Cape Town’s Plans to Buy Power Directly Set Back by Court
The City of Cape Town’s attempt to secure South African municipalities the legal right to select their electricity suppliers has been set back by a court ruling that it must first exhaust negotiations with the government on the matter.
The city currently has to buy all its electricity from national utility Eskom Holdings SOC Ltd., which generates most of its output from coal and is struggling to keep pace with demand. A lawsuit aimed at enabling it to tap more renewable energy from independent producers was initially filed in the High Court in 2017 and was heard in May.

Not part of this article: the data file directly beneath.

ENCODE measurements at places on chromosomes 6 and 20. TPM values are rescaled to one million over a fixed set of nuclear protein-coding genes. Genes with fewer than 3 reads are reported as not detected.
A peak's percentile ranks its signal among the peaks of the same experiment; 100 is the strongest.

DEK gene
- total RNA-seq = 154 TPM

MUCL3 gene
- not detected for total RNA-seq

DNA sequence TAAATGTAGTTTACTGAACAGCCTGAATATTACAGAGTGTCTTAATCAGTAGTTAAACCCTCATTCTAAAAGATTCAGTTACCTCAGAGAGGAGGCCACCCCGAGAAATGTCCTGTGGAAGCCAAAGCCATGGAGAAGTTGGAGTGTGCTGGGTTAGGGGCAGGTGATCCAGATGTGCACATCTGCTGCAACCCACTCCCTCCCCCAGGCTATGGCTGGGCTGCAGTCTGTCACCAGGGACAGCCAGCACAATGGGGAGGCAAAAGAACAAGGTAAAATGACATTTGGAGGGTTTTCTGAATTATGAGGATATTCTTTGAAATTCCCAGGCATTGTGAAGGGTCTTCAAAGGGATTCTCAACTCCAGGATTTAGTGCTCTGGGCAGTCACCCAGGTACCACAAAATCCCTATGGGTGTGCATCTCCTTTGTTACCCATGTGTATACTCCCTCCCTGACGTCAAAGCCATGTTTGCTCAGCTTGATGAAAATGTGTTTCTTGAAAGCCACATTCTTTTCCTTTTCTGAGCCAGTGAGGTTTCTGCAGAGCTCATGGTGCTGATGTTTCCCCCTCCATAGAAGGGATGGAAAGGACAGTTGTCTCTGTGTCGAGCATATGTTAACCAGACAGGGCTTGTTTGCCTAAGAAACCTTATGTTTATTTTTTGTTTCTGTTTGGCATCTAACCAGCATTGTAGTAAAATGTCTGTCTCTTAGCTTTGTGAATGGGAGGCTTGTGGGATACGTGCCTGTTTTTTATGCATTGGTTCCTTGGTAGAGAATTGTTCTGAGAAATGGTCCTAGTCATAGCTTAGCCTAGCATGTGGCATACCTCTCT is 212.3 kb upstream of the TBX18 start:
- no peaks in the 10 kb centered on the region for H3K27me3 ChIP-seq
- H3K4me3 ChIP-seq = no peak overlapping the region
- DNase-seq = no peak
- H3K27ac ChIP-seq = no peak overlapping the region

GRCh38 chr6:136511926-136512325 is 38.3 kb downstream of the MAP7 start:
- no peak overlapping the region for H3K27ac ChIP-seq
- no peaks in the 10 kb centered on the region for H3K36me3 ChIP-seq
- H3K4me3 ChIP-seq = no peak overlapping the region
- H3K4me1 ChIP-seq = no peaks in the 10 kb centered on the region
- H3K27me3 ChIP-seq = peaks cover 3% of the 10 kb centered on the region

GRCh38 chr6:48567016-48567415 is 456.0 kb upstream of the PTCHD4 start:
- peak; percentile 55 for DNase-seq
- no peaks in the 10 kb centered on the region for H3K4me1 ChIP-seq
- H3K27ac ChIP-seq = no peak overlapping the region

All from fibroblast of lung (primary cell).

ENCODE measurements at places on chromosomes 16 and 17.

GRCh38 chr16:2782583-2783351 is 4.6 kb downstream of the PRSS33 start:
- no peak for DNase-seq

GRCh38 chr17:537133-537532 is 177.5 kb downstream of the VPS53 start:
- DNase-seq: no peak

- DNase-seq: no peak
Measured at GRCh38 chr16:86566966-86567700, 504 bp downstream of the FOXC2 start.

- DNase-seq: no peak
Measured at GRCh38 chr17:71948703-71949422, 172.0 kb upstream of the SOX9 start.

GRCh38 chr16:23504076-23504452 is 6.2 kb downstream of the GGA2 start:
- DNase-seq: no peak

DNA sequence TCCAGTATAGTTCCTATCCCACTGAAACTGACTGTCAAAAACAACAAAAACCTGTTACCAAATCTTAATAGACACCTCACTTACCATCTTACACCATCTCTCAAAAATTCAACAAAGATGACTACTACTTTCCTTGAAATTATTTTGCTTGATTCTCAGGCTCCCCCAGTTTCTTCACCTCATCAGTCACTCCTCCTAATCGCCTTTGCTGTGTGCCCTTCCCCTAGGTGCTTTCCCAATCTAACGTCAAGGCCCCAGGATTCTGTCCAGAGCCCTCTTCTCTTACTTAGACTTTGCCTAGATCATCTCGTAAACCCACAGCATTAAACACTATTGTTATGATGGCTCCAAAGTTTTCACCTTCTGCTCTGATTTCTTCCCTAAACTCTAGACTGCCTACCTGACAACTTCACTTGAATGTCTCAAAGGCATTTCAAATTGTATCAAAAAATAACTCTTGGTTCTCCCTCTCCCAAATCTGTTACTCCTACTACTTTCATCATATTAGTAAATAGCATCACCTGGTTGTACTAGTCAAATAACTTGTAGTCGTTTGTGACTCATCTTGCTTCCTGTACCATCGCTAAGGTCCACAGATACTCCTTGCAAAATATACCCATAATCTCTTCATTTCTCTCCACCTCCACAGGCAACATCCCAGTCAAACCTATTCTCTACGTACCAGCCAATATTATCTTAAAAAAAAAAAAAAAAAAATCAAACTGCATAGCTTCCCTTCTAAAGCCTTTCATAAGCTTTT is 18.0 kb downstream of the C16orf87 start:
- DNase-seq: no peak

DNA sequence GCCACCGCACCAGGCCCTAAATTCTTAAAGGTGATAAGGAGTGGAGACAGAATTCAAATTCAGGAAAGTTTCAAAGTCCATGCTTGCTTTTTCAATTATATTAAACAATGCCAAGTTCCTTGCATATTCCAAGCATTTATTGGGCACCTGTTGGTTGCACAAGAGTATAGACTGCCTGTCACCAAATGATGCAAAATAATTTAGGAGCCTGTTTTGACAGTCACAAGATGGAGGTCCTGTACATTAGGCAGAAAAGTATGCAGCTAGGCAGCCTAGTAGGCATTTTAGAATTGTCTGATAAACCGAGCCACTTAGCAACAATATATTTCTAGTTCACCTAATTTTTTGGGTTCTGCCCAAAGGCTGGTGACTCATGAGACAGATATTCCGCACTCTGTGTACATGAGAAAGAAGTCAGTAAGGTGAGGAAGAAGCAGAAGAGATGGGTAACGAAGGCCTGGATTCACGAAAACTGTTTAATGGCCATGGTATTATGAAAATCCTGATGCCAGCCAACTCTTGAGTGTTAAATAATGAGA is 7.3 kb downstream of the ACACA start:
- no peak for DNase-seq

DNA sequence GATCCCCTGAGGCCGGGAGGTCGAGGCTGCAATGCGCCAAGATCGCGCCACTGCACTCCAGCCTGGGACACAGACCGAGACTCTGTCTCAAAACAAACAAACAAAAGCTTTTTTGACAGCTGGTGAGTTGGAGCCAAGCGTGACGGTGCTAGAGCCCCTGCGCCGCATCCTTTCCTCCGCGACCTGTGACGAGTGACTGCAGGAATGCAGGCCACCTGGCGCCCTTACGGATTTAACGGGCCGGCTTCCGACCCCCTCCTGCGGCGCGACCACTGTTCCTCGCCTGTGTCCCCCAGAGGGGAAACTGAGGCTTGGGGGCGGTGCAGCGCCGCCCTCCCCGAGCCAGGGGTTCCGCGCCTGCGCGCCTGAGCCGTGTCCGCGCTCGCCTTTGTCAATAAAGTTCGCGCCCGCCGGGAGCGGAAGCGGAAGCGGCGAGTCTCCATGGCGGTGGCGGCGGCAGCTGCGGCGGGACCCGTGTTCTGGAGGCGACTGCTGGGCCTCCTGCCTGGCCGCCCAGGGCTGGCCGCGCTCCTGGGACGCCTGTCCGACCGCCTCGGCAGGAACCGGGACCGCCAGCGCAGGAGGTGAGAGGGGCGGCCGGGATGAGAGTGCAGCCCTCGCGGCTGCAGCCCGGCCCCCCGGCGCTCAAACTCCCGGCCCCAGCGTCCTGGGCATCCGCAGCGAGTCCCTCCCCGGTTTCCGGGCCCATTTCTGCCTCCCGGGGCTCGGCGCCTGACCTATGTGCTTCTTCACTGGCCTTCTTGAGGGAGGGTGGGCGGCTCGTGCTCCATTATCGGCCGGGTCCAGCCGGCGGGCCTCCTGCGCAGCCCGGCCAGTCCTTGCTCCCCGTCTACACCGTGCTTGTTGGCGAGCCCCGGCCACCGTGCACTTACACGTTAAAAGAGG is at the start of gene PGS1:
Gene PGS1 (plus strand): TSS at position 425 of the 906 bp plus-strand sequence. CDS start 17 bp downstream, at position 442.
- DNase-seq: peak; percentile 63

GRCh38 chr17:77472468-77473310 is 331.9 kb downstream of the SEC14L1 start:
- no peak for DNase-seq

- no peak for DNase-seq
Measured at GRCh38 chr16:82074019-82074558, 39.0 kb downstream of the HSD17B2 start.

“Essentially the judge didn’t deal with the substantive constitutional decision. It does mean more delays,” said Nicole Loser, a lawyer with the Centre for Environmental Rights, which presented evidence to back up the city’s case. “It’s a procedural judgment.”
Had it won the case, the city of four million people had planned to set up its own power-purchasing office, which would secure supplies within six years. That would have paved the way for other municipalities to follow suit and eroded revenue for Eskom, which is already failing to generate enough revenue to cover its costs and is reliant on government bailouts to continue operating.
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